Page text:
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Timothy L. Vollmer, MD
Department of Neurology
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Medical Director-Rocky Mountain MS Center
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Exciting Breakthrough for MS Sufferers

MS is a frequently disabling disease of the central nervous system. While it has long been considered incurable, new research is making great strides that may help sufferers cope with, and possibly even prevent or treat, the disease.

New research published in the European Journal of Neurology found that children with MS have higher levels of inflammation-causing bacteria and fewer anti-inflammatory probiotics in their guts. Children with MS and those without were assessed to determine whether there may be any differences in gut bacteria.

While both groups had a similar amount of bacterial diversity in their guts, the children with MS had more bacteria that caused inflammation and fewer probiotics known to quell existing inflammation, suggesting that gut microbes and inflammation may be a key breakthrough in understanding and treating this serious disease.

MS is an autoimmune disorder in which the immune system attacks itself. It has long been known that environmental factors, genetics and infections may trigger the condition, but little has been known about how to influence these factors to give people the best chance of recovery.

While there has been other research on the disruption of gut bacteria as a role in the disease, it has largely been conducted on animals. This new research from scientists at the University of British Columbia, the University of California (San Francisco), and the University of Utah, Salt Lake City, examined children to determine the role of gut bacteria on the condition.

From the pilot study results, diversity of bacteria in the gut may be similar between children with MS and those without, but the specific strains may provide clues to the condition. Specifically, children with MS showed a higher number of bacteria known as Desulfovibrionaceae (Bilophila, Desulfovibrio, and Christensenellaceae), and fewer numbers of Lachnospiraceae and Ruminococcaceae bacteria. It’s not necessary to remember or even to pronounce these bacterial names. The Desulfovibionaceae bacteria, which were high in the children with MS, are linked with increased levels of inflammation, while the latter anti-inflammatory bacteria were found in low numbers.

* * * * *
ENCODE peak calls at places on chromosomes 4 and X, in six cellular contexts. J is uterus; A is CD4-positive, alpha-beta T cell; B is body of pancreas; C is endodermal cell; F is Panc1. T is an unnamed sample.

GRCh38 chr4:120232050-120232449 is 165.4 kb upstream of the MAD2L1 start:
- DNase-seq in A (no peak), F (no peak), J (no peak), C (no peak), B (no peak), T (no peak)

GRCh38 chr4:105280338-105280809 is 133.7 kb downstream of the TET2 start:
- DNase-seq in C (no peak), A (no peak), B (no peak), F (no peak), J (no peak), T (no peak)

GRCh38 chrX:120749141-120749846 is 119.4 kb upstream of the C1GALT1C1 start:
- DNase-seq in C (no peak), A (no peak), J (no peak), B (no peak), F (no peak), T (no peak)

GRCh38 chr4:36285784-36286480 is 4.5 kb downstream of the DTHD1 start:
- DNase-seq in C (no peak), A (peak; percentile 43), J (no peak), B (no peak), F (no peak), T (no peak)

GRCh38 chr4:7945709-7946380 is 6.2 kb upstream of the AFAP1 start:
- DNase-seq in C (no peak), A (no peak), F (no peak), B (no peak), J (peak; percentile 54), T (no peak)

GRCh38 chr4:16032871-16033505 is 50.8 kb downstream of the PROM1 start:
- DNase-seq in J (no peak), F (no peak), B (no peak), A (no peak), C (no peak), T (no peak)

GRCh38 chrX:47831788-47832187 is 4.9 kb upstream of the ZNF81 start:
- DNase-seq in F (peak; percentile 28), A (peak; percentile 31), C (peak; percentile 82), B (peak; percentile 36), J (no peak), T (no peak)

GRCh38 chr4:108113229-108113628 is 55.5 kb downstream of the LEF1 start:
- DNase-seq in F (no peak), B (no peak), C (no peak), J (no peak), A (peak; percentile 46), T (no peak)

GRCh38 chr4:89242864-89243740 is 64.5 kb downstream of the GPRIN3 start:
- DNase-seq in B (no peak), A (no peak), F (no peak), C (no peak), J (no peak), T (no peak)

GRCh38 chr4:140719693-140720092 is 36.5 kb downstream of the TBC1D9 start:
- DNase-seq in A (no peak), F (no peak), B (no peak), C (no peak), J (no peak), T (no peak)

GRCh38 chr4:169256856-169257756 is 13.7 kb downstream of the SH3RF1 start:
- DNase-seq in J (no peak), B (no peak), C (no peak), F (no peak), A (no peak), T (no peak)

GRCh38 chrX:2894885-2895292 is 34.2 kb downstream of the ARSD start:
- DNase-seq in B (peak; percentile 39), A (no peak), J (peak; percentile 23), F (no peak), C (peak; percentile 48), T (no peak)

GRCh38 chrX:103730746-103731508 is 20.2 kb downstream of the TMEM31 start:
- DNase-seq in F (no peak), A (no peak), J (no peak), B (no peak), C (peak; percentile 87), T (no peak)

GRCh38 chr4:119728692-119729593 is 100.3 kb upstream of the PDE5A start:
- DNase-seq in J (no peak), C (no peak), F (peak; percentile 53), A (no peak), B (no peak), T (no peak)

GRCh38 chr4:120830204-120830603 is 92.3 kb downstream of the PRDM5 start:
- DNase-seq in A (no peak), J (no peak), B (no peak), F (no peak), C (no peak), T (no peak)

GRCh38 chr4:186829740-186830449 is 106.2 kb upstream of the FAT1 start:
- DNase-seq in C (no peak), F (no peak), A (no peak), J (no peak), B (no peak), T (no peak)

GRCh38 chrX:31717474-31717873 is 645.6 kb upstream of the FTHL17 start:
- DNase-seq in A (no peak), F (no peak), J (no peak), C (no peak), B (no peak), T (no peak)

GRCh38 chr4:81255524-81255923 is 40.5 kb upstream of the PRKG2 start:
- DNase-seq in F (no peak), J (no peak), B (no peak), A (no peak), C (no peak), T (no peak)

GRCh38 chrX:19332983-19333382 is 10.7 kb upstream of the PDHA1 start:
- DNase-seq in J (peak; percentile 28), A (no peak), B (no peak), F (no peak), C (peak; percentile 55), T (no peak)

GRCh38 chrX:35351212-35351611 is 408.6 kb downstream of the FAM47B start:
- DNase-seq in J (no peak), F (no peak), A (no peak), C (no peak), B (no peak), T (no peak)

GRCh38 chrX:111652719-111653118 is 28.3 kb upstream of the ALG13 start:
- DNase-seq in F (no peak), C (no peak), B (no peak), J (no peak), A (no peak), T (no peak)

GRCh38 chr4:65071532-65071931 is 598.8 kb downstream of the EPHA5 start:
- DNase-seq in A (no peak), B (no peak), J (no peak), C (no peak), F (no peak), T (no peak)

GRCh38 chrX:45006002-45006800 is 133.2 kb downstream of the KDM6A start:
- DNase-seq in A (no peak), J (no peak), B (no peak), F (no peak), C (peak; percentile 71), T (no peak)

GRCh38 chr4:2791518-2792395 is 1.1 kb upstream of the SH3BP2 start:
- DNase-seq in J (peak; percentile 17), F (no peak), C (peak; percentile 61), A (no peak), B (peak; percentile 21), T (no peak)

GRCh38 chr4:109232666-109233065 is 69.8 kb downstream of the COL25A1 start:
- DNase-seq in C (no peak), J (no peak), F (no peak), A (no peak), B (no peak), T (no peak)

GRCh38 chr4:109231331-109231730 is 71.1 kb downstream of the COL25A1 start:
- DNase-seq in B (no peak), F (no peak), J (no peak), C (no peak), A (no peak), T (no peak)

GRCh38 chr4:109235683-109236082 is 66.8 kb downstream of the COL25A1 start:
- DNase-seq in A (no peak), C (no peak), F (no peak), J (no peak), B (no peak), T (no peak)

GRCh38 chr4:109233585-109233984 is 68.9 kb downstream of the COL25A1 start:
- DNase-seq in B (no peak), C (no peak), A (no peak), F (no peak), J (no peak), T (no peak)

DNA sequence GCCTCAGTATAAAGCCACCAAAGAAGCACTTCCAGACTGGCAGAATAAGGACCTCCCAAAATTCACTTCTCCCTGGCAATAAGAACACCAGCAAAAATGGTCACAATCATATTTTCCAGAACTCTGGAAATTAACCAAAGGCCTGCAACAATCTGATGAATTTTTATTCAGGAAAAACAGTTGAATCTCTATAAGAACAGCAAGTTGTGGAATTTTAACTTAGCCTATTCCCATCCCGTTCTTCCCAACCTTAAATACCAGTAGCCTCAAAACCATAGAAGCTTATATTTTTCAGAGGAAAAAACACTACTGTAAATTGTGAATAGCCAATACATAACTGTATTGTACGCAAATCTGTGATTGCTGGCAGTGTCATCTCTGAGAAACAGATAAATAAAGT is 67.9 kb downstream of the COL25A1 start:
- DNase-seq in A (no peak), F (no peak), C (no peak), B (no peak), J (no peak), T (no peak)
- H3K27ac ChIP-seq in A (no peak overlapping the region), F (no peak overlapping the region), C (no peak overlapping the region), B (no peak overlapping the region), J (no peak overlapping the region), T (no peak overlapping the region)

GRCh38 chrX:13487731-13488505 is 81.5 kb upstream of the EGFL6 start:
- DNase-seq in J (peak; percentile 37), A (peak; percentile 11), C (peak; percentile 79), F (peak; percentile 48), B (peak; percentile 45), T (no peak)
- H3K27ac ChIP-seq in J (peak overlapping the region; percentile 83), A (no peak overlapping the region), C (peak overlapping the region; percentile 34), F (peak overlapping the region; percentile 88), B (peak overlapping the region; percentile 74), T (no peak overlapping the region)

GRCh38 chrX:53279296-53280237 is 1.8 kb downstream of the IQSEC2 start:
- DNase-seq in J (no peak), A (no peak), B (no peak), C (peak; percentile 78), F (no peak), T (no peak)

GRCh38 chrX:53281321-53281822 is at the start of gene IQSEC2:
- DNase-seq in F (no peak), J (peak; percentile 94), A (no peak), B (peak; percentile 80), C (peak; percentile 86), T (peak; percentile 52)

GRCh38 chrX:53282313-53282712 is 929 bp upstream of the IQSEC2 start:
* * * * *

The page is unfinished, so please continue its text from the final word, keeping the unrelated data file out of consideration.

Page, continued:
Associate professor Helen Tremlett, at UBC’s Faculty of Medicine indicated that the bacterial findings were similar to other studies exploring the gut microbe link to MS. While it is too soon to know whether these microbes represent some sort of signature when it comes to MS, it suggests possible treatment options to address infections and reduce inflammation in the gut.

So how exactly is the gut so closely linked to diseases of the brain and nervous system, like MS, you may be wondering? While the research continues to zero in on the exact mechanism, consider that research is showing that the gastrointestinal tract (GI) plays a huge part in your body’s immune response. It is one of the main determinants of the levels of inflammation in your body, and whether your body will attack healthy tissue. Getting on top of inflammation is critical to maintaining a healthy brain and nervous system.

While there are many natural anti-inflammatories two of my favorites include the spices ginger and turmeric. Eating more of these spices on a daily basis may help reduce gut inflammation over the long-term, but MS is a complex condition that typically requires a multi-faceted approach, so work closely with your naturally-minded physician if you wish to explore the anti-infection and anti-inflammatory approach.

Story Source: The above story is based on materials provided by CARE2
Note: Materials may be edited for content and length


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